Rex Hammock is right to gripe about the newspaper turtles pulling their heads in their shells and complaining that readers aren’t paying for the goods papers offer for free online. In that post he runs down some of the drumbeats he’s been hearing:
- “The notion that newspapers should become financially endowed institutions was published a few days ago in the New York Times. (My response.)
- Buried in this Q&A with Bill Keller, executive editor of The New York Times, is the suggestion that the NYTimes is considering once-again putting some of its content behind a pay-wall in the future.
- Philadelphia° Daily News columnist Stu Bykofsky tees-off on free-lunch readers and says they should start paying $5 a month to read the Daily News online — and, oh yeah, newspapers should get $1 billion from Google.
- Former Time magazine managing editor Walter Issacson writes at Time.com that newspapers should revisit the idea of micro-payments that might replicate the iTunes model. Pay, say, a nickle per story you want to read. (He’s riffing on the idea floated by David Carr of the New York Times last month.)…”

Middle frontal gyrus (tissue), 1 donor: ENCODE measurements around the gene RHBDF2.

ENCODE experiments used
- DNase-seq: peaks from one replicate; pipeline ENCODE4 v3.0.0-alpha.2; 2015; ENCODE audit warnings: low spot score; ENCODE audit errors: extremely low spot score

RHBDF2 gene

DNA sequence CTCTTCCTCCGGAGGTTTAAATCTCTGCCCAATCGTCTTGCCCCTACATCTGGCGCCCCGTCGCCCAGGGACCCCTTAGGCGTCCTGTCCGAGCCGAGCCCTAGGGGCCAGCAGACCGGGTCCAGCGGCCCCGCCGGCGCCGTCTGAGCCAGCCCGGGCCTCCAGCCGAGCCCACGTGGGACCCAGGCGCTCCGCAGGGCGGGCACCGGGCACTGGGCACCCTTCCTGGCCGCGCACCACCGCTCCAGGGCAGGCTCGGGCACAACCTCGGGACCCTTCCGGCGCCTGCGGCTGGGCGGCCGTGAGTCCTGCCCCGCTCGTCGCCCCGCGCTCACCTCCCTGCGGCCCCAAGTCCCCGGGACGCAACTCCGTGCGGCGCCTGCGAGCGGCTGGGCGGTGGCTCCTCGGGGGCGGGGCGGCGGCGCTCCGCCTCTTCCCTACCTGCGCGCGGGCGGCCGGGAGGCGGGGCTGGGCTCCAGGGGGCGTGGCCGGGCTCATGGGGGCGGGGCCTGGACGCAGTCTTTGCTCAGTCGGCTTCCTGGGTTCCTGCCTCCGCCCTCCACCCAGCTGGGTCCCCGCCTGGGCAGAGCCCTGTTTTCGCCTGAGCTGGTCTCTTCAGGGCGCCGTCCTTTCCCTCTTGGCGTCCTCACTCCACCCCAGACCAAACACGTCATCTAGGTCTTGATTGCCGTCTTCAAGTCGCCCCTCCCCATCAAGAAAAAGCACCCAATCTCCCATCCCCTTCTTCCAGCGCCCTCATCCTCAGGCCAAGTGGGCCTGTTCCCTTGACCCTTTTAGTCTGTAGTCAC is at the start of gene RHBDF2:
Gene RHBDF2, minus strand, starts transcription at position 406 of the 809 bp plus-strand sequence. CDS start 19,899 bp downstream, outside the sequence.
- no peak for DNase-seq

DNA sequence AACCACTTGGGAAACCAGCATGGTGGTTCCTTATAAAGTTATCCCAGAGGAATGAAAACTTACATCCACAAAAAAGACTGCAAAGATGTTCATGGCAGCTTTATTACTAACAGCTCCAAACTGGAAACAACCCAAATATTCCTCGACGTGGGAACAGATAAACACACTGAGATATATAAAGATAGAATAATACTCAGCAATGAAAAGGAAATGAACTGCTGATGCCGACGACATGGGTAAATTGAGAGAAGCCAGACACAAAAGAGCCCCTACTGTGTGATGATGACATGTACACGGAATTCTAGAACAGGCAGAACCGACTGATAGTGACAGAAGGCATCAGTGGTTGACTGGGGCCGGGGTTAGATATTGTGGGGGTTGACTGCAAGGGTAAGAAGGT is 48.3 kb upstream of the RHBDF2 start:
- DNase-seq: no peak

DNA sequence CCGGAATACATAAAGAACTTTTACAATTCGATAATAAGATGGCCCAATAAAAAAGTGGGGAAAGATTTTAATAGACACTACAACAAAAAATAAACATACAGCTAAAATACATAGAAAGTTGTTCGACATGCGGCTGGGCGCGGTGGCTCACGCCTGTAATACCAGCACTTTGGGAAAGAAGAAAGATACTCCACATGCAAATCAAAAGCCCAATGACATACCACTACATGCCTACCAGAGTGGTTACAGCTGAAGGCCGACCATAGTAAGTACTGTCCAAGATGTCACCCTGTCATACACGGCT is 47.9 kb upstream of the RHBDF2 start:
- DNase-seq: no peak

Here’s the problem with all of those systems: they’ll all be different, silo’d, inconsistent with each other. And doomed to fail for all those reasons.
Here’s the solution: One new system that makes it as easy as possible for readers to pay for the goods, but voluntarily, on their own terms. This new system would turn consumers into customers by giving them the pricing gun. And here’s what’s also cool about it: We’re already working on it at ProjectVRM. It’s called EmanciPay. (Note: when this was written, it was still called “PayChoice”. DS – 1 September 2009)
It’s still early. But it will get a lot less early if some of these pubs stop complaining and put their shoulders (and their wallets) behind work that’s already going on.